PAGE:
Archive | October, 2015

Happiness checklist

4 Oct

image002Last week on the Radio 4 programme  You and Yours Professor Andrew Oswald provided a useful check list of the factors (apart from sheer luck) which help to mould our happiness and mental well-being. Oswald is professor of economics at Warwick University, and he jointly produced a report on the genetics of happiness which I wrote about last February.

The contributory factors which he outlined on the radio are :  

  • Our economic circumstances
  • Our intimate relationships
  • Friendship networks
  • What we eat
  • How we exercise
  • How long our commute to work is
  • Our external environment – whether our area and our air are clean and safe
  • Age (most people reach a low point in their forties, and then begin to get happier)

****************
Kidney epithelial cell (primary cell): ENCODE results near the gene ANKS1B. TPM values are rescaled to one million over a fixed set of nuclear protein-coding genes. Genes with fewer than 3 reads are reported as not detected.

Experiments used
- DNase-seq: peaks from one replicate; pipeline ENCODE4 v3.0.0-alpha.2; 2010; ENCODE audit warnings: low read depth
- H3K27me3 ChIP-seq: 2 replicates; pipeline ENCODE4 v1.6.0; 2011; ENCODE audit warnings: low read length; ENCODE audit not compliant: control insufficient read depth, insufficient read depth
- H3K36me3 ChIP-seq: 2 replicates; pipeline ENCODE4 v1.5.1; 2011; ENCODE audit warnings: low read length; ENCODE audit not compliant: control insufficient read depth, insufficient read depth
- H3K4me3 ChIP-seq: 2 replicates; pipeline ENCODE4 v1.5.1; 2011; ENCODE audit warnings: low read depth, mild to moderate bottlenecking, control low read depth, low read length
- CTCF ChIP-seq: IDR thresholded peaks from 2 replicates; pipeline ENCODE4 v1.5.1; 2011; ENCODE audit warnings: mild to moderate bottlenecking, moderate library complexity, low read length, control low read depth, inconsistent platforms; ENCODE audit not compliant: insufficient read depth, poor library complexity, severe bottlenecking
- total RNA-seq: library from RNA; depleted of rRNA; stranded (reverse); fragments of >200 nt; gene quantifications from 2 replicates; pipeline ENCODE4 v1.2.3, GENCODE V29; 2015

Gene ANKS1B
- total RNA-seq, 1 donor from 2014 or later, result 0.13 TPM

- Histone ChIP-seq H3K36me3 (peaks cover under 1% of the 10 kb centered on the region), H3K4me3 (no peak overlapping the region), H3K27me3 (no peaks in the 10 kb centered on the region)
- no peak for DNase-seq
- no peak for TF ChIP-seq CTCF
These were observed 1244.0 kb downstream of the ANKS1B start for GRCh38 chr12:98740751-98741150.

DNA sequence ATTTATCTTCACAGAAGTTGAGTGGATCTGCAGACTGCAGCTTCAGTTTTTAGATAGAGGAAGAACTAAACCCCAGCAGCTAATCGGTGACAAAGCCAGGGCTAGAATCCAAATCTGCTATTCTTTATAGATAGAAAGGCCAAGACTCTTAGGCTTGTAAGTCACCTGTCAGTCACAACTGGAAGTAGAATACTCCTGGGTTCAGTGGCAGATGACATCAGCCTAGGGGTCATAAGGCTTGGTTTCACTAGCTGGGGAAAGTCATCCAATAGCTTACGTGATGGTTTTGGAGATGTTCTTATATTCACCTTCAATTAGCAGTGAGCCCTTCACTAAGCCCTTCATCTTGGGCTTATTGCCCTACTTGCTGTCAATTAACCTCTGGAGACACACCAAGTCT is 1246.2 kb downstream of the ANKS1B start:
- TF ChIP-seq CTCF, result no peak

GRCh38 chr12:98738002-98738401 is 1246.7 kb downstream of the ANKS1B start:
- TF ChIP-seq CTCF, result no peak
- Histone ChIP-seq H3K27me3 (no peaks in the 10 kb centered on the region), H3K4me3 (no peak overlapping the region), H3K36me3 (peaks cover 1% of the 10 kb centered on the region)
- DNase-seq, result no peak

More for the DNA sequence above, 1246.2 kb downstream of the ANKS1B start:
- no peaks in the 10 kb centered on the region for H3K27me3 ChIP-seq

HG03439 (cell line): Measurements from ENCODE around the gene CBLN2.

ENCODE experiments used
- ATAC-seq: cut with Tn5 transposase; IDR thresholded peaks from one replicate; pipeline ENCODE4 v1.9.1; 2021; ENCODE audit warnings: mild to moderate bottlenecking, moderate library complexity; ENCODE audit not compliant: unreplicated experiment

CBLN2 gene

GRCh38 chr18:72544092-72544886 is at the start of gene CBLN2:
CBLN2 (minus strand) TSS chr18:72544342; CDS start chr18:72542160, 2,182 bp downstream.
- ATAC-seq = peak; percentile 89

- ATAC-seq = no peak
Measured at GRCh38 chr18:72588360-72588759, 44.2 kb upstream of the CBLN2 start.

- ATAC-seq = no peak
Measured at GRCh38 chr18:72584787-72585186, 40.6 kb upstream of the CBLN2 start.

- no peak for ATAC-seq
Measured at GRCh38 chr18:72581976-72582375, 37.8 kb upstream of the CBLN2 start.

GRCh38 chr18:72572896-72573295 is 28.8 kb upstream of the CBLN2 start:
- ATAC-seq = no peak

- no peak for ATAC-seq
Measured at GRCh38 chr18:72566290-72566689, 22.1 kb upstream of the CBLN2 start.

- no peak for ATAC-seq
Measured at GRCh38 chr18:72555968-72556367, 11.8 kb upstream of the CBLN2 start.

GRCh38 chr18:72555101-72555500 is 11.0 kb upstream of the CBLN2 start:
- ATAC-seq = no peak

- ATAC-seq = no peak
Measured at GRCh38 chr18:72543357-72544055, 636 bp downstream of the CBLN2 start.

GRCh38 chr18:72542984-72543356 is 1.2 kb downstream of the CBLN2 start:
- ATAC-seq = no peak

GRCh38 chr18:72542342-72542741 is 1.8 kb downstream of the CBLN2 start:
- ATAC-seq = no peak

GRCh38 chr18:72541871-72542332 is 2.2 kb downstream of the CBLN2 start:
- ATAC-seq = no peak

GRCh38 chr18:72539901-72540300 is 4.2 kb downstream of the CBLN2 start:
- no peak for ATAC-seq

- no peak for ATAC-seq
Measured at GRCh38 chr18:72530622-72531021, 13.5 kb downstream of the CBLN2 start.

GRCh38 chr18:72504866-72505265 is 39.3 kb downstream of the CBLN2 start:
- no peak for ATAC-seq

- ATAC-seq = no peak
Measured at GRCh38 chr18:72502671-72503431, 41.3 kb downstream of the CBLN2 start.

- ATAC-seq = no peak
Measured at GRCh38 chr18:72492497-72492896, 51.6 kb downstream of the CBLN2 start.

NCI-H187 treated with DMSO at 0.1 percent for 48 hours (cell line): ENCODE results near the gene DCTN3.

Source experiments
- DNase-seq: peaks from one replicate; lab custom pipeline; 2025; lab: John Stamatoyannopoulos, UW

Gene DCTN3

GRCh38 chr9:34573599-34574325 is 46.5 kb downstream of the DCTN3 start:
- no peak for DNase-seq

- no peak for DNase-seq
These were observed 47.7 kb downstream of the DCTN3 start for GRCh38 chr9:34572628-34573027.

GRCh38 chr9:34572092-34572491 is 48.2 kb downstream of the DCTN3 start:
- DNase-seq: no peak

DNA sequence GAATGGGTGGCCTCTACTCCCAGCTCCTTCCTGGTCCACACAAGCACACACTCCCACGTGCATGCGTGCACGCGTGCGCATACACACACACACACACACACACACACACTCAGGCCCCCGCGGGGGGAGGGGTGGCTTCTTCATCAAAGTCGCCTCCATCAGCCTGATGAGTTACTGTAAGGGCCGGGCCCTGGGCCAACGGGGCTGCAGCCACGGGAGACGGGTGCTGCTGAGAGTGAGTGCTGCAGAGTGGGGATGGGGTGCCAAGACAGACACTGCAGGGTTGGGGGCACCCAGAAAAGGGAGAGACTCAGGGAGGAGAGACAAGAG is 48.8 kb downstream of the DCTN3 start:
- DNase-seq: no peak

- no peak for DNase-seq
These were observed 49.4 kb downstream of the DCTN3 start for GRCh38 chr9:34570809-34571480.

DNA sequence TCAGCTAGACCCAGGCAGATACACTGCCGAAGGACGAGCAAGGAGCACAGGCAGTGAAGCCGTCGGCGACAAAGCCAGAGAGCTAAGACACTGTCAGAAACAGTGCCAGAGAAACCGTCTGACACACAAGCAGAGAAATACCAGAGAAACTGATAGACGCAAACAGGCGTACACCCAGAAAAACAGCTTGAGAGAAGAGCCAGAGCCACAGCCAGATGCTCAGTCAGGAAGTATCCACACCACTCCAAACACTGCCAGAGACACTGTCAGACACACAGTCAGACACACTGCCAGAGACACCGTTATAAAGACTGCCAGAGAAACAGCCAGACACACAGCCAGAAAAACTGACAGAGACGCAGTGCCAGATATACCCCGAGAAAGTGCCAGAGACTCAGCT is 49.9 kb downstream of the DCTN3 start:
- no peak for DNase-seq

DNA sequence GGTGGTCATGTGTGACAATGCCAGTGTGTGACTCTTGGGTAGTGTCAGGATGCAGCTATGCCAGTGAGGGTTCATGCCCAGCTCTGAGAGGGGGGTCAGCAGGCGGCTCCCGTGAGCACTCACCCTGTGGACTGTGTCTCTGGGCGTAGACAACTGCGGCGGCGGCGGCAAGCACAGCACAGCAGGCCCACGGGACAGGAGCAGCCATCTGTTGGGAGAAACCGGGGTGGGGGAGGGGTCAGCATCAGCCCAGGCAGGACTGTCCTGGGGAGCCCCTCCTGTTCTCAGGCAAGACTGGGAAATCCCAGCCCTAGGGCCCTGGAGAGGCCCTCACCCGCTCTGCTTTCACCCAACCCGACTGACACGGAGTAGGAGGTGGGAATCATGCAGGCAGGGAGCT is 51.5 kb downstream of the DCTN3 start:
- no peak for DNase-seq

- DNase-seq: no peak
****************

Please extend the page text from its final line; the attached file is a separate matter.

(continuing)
• The unemployment rate
  • How strong the welfare state is

Oswald added, naturally, that there’s almost certainly also a genetic component to our happiness, which I suppose covers the depression which some people are prone to. Some of the factors he mentioned, including the genetic element, are ones we can do little about, apart from learning to adapt to them. But others are worth addressing if we want to increase our chances of happiness.

Can money make you happy? Only up to a point, Oswald concluded. Materialism can in fact be dangerous, he said, to the extent that we tend to compare our lives with those of other people, and this can make us unhappy if we feel we’re not as well off as others. This is the main reason why he thinks levels of happiness here and in the US have not changed much since the 1990s (or 1970s in the case of the US) when statistics first began to be kept. Though both countries are nowadays richer, mass media mean that both here and across the Atlantic we have an ever increasing ability to compare how we’re doing with others – to look over our shoulders all the time instead of staying inside our own skins. And this can make us discontented.